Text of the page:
It's prediction time here at the CNET Insider, a thoroughly fitting activity for the new year, not to mention the new millennium. Just don't expect any advice about the Nasdaq or the outcome of the Microsoft case. I've read countless analyses, talked to experts, even consulted with my cat Caldonia (who's usually pretty shrewd about such matters). Turns out nobody really knows what will happen. So get your own dartboard; you'll do just as well as the next joe. The rest of the predictions here, however, are certified, bona fide, and verified. In fact, they're guaranteed to be accurate to a reasonable degree. Except, of course, where they simply turn out to be wrong.
One prediction I'm sure of, however: Starting tomorrow, I'm taking a break from writing the CNET Insider. Over the last year or so, this column has afforded me a forum to grouse, pontificate, joke around, and offer opinions in public. I thank all of you for reading and for offering your feedback. But with last year's addition of ZDNet to the CNET fold, my workload here has taken on a life of its own, with little time left for crafting a regular column. So starting January 15, the Insider will be penned by Robert Luhn, CNET's executive editor for hardware and software. I'll let Robert introduce himself then, but suffice it to say you're in good hands. Without further ado, on to the predictions.
Pocket PC catches up: Never bet against a Microsoft operating system. Though the Palm OS is lovely and easy to use, and the powers that be have shrewdly opened up the technology to aggressive clone makers such as Handspring (thus avoiding the Apple error), Pocket PC is coming on strong. Microsoft's latest version of its portable operating system may lack a certain elegance. But it packs so much power and sheer functionality (MP3, anyone?), plus superior compatibility with desktop apps, that customers will be seduced. Right now, Pocket PC's market share is slight. By year's end, Palm and Pocket PC will be getting equal ink on consumer shopping lists.ASP shakeout: Application service providers, sites that remotely host both packaged and customized business applications "in a one-to-many model to allow for economies of scale" are all the rage. The model is persuasive, giving companies access to applications such as sales-force automation, supply chain management, or payroll services that they couldn't (or shouldn't have to) set up on their own. Unfortunately, everyone and her second cousin is touting a new ASP, with more than 1,000 currently doing business, according to IDC. Sorry, but supply has just exceeded demand. The year 2001 will be for ASPs what 2000 was for dot-coms: a test of endurance. Most ASPs won't shut down; they'll simply be bought by larger entities--portals, major software vendors, and the like--and offered as services within the parent companies' portfolios.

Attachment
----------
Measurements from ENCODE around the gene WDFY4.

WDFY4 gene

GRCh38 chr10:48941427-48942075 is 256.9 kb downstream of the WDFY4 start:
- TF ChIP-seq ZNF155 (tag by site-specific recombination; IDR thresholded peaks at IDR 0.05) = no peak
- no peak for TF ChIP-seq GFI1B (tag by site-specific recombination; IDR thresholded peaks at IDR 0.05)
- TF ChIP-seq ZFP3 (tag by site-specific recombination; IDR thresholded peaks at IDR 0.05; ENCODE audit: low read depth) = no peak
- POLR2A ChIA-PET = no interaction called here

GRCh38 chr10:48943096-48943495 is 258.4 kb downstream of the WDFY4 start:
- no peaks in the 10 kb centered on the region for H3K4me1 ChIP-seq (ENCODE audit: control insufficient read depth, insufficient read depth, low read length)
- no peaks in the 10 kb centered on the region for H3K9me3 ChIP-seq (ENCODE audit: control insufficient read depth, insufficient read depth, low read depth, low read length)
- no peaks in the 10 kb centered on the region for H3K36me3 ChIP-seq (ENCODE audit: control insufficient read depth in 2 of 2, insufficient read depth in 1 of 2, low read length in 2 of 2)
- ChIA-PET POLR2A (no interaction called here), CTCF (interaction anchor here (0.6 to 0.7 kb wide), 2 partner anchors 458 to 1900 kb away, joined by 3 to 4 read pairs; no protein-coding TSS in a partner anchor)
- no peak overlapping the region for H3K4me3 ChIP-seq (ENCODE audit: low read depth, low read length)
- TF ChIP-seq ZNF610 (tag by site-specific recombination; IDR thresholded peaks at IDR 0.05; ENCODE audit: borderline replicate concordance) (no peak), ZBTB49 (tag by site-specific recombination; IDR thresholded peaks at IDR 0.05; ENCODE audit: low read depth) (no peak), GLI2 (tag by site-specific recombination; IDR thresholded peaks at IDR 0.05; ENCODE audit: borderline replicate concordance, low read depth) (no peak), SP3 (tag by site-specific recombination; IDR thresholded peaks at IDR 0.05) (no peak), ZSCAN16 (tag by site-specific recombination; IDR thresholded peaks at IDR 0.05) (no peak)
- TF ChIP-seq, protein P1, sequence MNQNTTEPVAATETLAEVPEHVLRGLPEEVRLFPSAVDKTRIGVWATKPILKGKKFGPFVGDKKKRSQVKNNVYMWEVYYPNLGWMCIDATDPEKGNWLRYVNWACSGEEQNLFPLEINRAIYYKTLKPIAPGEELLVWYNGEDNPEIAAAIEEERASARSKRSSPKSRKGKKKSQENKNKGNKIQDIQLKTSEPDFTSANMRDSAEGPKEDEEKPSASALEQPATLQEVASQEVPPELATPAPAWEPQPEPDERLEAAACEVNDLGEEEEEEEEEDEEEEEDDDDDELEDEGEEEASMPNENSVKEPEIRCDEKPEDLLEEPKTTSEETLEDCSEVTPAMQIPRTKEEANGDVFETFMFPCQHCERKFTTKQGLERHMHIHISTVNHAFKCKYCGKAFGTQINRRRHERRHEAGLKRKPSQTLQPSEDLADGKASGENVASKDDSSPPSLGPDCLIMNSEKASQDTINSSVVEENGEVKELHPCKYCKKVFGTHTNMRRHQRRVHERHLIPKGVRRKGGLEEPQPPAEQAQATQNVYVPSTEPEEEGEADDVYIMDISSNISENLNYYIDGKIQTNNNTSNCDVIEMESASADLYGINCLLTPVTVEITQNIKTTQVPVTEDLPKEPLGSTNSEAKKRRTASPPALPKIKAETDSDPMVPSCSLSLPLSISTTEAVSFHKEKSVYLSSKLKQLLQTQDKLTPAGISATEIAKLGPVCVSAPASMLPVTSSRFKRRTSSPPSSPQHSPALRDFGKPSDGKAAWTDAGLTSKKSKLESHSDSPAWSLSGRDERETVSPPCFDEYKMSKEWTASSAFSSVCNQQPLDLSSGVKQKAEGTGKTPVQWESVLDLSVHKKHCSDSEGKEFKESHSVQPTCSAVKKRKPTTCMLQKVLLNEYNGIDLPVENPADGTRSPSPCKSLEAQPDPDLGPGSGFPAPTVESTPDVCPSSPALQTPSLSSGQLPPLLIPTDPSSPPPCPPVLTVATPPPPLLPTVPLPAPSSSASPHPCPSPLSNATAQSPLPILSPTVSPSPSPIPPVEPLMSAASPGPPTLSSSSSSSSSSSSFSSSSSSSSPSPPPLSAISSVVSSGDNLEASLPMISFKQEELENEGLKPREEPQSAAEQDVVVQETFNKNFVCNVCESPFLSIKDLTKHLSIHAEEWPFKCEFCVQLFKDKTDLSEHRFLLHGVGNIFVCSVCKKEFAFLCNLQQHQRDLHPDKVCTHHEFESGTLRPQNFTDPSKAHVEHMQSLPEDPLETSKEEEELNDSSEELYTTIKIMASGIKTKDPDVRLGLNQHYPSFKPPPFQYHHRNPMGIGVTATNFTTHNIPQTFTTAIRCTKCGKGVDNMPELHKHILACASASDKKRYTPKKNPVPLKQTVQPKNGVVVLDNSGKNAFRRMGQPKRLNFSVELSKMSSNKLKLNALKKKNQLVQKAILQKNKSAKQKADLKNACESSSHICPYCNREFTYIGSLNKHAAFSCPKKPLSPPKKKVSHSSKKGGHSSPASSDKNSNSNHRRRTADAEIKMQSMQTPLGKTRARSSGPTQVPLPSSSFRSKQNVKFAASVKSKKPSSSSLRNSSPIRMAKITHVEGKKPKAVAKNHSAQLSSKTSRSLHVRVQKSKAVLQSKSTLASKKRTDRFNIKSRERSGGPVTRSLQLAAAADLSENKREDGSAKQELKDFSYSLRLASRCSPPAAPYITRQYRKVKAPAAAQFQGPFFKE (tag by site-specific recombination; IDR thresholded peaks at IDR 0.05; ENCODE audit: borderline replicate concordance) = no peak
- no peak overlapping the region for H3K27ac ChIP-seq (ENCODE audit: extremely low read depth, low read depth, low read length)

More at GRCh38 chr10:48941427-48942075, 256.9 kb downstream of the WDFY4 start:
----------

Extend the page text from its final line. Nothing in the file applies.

Viruses from within: Last year, we saw how viruses exploited weaknesses in Microsoft Outlook, with Melissa, I Love You, and so on. Imagine how much worse matters could be if the virus came built into an application or operating system. It could happen this year. Last October, someone hacked Microsoft's corporate network and got hold of some of the company's source code. Now picture this scenario: A hacker with access to a software vendor's network could modify source code (with viruses, back doors, or the like built in), secretly reintroduce the jiggered code to that company's servers, and wait for the software to be distributed. Maybe Microsoft--which has become increasingly vigilant after its recent close encounter--won't fall prey to this skullduggery. But another company might. I'm betting this will be a big story in 2001.
The wireless Web fizzles: Last year, I argued that cell phones make lousy Web browsers. They still do. Yet manufacturers are pushing WAP (Wireless Application Protocol) phones that let you surf the Net on a postage-stamp-sized screen. Phooey. Next year, cell phones will offer plenty of WAP browsers, but few consumers will pony up extra cash for Net-ready service. If the pricing doesn't change fast (from expensive to very, very cheap), the wireless Web will unravel.
Bluetooth devices proliferate: Even as WAP struggles, another protocol, Bluetooth (designed for wirelessly connecting devices up to 30 feet away), will surge. Bluetooth devices--including phones, headsets, and handhelds--will show up in numbers this year. These gizmos will allow us to network on the fly, use our phones as modems for other devices, sync our calendars remotely, and maybe even buy sodas from a Bluetooth-enabled vending machine without any cash in our pockets (OK, that's more like 2004). It's fashionable to dismiss Bluetooth as another overhyped technology, but I say that when people see Bluetooth in action, they're gonna want it, too. Consider 2001 a warm-up; 2002 will be the real deal for consumers.
Cell phone health worries: Big-ticket lawsuits against cell phone companies will dominate the news this year, despite the publication of two recent studies suggesting that the phones don't cause cancer. Already a cluster of claims, brought by brain tumor victims, is queued up for 2001. These complex medical cases can run for years (as big tobacco can attest). But while the lawyers duke it out, the phone folks are likely to take quick action. By the end of this year, expect all new cell phones to bear a strongly worded warning sticker, something like, "This phone might be bad for you. Then again, it might not."
Biometrics bonanza: At Comdex this November, biometrics was all the buzz, with thumbprint verification, retinal scanners, and voice ID solutions cluttering the floor. This activity might be misleading, driven more by technological advances than by customer demand. But security fears top the corporate worry list this year. By July, thumbprint ID hardware and software will be standard on many notebook vendors' corporate lines.Steve Fox, Editor-in-Chief, CNET Online